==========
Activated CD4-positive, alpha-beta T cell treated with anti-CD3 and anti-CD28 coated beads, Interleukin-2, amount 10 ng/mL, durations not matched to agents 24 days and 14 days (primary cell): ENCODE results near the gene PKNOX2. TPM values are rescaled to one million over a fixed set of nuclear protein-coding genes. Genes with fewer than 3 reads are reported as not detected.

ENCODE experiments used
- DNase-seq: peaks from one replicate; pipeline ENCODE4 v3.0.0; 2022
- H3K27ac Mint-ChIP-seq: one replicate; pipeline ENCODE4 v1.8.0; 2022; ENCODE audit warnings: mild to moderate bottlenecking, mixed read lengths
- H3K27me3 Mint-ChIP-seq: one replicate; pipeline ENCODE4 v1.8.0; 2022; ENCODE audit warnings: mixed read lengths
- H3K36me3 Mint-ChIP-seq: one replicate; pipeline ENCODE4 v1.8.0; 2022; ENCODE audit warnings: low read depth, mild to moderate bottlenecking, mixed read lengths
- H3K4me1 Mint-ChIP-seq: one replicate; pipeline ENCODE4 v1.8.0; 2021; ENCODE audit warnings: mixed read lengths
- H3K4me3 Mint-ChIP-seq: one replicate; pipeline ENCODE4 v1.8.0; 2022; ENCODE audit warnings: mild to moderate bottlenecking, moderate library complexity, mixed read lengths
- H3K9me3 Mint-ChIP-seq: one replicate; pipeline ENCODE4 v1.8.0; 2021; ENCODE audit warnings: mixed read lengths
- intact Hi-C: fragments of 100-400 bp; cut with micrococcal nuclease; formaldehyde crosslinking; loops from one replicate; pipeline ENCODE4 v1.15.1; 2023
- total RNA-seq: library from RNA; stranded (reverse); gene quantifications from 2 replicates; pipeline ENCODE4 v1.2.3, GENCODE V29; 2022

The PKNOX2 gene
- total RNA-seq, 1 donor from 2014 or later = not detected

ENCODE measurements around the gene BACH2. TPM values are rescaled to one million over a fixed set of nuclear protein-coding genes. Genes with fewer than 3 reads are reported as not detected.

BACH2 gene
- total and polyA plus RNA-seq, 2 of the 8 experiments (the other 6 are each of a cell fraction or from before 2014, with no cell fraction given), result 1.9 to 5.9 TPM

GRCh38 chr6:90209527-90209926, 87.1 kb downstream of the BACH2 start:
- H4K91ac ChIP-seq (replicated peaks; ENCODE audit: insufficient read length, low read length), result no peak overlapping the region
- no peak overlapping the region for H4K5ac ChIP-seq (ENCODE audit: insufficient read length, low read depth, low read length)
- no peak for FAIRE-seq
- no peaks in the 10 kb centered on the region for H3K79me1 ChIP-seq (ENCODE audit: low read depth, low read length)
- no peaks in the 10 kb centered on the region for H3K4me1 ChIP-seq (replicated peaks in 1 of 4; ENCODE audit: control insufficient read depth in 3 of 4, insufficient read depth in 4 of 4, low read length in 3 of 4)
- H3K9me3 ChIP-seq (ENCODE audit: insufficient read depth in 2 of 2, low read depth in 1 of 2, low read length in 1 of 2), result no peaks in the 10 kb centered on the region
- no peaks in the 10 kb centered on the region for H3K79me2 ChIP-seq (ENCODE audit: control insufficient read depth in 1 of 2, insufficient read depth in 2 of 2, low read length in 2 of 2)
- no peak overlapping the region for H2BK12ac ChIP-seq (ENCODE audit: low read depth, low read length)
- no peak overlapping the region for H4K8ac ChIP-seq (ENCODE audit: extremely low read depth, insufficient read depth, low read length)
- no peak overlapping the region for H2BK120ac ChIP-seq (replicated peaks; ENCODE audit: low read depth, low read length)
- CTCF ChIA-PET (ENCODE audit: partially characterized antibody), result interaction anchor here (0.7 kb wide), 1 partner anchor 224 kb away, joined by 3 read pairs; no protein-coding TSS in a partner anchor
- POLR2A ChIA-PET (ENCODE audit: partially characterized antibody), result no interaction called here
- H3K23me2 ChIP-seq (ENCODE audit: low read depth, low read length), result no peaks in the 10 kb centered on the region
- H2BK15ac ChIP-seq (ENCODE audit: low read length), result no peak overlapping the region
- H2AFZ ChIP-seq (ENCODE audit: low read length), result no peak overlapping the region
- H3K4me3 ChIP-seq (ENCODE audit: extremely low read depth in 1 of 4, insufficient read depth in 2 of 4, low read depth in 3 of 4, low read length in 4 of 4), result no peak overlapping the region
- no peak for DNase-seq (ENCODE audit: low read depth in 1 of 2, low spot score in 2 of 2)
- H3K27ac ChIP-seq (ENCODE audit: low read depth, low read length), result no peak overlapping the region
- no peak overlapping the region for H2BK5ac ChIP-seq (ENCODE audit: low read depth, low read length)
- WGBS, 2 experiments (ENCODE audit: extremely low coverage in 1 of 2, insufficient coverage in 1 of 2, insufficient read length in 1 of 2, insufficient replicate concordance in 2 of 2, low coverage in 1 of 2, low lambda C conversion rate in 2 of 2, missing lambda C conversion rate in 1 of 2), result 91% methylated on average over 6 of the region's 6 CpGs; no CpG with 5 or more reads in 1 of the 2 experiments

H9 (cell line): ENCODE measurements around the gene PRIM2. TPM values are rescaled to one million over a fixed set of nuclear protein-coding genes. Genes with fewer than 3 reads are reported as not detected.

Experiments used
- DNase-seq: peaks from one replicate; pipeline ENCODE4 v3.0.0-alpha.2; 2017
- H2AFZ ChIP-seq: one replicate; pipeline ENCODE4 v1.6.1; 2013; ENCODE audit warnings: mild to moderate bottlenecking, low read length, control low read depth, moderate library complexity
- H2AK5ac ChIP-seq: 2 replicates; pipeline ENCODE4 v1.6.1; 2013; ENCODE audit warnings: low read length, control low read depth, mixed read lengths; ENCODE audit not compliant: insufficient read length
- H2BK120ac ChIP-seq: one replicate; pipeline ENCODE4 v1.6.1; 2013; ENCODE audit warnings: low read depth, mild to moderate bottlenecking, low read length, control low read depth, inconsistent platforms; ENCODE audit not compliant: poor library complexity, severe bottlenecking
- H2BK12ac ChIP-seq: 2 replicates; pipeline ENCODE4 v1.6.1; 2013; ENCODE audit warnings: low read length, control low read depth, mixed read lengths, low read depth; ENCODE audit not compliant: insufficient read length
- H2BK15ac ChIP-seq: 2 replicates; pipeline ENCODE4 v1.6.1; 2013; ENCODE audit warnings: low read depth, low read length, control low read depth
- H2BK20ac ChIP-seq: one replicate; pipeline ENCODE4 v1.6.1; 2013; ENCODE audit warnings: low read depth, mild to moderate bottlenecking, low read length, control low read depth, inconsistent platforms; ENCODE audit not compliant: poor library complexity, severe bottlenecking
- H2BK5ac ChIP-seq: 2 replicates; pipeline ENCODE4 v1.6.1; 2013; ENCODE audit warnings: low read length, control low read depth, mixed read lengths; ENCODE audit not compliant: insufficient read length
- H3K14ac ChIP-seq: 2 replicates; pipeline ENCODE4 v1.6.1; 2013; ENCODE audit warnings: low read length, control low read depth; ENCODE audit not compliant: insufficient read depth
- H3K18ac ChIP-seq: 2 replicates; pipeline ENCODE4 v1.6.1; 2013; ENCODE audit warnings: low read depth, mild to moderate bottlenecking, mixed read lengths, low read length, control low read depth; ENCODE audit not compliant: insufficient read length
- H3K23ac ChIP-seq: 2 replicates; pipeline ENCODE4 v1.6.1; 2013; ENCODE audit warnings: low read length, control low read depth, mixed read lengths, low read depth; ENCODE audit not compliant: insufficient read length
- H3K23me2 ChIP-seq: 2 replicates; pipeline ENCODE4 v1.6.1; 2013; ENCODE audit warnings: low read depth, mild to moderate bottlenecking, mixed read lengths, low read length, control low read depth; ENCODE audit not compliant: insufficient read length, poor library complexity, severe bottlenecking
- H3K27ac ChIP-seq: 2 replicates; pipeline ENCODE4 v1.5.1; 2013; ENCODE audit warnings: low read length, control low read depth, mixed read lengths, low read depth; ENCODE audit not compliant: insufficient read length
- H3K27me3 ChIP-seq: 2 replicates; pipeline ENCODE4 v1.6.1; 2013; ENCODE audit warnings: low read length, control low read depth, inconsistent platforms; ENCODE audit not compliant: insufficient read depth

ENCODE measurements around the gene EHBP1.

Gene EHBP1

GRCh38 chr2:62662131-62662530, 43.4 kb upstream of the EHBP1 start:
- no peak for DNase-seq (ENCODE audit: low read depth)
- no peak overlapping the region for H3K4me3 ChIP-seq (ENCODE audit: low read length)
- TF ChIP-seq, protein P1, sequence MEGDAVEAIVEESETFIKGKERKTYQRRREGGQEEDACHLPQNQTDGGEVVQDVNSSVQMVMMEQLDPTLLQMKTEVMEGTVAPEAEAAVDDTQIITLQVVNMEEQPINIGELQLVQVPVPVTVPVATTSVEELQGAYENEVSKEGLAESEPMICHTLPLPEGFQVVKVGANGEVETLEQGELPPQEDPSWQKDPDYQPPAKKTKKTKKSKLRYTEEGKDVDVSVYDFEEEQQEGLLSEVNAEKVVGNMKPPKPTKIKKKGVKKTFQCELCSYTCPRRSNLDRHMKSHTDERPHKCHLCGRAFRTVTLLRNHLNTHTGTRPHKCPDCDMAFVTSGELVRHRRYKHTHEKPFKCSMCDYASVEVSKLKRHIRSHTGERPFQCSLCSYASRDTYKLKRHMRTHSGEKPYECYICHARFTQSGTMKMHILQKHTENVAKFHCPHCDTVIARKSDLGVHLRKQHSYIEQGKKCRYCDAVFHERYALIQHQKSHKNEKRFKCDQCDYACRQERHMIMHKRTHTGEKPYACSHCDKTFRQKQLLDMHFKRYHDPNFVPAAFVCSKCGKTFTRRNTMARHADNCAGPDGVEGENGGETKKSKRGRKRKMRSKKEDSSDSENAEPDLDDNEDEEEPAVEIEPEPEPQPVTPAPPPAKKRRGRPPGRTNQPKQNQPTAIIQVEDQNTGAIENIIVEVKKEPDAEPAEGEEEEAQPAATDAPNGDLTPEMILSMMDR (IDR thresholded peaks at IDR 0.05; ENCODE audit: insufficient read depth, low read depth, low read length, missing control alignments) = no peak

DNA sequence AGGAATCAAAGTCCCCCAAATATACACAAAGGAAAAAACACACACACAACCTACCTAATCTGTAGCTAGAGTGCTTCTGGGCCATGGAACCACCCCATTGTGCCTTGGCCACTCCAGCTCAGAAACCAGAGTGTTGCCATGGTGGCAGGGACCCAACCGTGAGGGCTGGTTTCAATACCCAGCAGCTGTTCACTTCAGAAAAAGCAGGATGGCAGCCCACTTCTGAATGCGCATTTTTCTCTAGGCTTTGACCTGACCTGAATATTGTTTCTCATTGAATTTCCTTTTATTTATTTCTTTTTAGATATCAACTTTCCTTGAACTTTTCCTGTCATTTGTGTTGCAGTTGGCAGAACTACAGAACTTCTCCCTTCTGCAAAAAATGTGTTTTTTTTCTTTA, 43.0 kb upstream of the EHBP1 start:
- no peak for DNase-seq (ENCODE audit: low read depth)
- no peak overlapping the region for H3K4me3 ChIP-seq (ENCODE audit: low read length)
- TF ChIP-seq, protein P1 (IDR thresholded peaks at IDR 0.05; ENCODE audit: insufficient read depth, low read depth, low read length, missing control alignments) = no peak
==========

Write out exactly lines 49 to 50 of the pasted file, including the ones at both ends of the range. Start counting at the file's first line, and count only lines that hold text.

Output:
- H3K18ac ChIP-seq: 2 replicates; pipeline ENCODE4 v1.6.1; 2013; ENCODE audit warnings: low read depth, mild to moderate bottlenecking, mixed read lengths, low read length, control low read depth; ENCODE audit not compliant: insufficient read length
- H3K23ac ChIP-seq: 2 replicates; pipeline ENCODE4 v1.6.1; 2013; ENCODE audit warnings: low read length, control low read depth, mixed read lengths, low read depth; ENCODE audit not compliant: insufficient read length